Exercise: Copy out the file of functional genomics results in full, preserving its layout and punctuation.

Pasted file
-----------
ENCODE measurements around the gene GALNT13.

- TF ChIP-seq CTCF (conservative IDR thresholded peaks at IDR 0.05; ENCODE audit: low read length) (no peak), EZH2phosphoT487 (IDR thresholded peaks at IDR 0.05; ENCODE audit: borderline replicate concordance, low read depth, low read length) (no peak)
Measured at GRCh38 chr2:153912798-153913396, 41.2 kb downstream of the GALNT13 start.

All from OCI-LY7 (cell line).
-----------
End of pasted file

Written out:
ENCODE measurements around the gene GALNT13.

- TF ChIP-seq CTCF (conservative IDR thresholded peaks at IDR 0.05; ENCODE audit: low read length) (no peak), EZH2phosphoT487 (IDR thresholded peaks at IDR 0.05; ENCODE audit: borderline replicate concordance, low read depth, low read length) (no peak)
Measured at GRCh38 chr2:153912798-153913396, 41.2 kb downstream of the GALNT13 start.

All from OCI-LY7 (cell line).